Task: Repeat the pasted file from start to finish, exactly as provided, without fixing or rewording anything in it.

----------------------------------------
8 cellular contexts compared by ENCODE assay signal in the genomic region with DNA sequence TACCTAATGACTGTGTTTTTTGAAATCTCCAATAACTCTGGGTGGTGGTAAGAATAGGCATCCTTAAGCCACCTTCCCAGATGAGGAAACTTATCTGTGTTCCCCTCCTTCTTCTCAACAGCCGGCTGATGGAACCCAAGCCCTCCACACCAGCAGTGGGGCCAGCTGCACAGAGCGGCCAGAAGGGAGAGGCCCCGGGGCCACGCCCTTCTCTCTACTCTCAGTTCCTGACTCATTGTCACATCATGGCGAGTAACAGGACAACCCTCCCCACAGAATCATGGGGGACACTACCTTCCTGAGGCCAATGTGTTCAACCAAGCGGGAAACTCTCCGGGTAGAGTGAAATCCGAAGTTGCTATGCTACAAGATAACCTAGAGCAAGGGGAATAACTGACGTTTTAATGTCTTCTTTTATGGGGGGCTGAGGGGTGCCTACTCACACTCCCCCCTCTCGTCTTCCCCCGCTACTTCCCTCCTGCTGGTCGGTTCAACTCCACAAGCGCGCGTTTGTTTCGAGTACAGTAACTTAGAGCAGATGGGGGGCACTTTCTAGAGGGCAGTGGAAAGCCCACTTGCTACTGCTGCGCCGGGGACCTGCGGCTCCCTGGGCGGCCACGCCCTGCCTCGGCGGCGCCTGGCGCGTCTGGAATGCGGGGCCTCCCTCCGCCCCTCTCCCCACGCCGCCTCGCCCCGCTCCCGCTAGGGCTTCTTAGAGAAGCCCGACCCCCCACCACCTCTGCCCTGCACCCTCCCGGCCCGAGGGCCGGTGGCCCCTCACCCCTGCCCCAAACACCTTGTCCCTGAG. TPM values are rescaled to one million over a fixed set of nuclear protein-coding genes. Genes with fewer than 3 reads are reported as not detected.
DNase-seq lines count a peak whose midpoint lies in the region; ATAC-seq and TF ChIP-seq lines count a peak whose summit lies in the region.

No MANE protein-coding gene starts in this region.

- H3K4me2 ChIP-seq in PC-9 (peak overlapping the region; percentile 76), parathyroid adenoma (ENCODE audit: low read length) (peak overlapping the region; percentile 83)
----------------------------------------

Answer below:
8 cellular contexts compared by ENCODE assay signal in the genomic region with DNA sequence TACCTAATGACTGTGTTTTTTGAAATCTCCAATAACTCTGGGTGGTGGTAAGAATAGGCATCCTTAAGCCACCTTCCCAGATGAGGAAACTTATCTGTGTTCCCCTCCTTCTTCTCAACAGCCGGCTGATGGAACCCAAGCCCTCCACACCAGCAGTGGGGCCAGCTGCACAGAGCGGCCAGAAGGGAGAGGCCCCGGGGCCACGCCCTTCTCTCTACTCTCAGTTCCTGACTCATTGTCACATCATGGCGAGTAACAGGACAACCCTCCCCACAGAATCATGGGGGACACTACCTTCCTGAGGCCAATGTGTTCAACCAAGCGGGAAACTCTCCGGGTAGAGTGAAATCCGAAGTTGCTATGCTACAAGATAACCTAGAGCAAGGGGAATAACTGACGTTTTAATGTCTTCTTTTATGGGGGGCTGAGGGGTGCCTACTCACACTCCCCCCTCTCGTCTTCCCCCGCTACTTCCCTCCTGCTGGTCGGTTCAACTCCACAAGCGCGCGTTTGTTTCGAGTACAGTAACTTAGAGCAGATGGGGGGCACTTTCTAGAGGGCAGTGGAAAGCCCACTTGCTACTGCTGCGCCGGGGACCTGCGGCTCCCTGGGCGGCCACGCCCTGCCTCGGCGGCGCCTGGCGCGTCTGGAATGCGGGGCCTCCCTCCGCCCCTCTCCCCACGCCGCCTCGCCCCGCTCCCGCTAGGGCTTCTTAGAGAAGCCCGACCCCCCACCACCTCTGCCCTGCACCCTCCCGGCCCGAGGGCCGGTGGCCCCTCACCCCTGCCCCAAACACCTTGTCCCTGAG. TPM values are rescaled to one million over a fixed set of nuclear protein-coding genes. Genes with fewer than 3 reads are reported as not detected.
DNase-seq lines count a peak whose midpoint lies in the region; ATAC-seq and TF ChIP-seq lines count a peak whose summit lies in the region.

No MANE protein-coding gene starts in this region.

- H3K4me2 ChIP-seq in PC-9 (peak overlapping the region; percentile 76), parathyroid adenoma (ENCODE audit: low read length) (peak overlapping the region; percentile 83)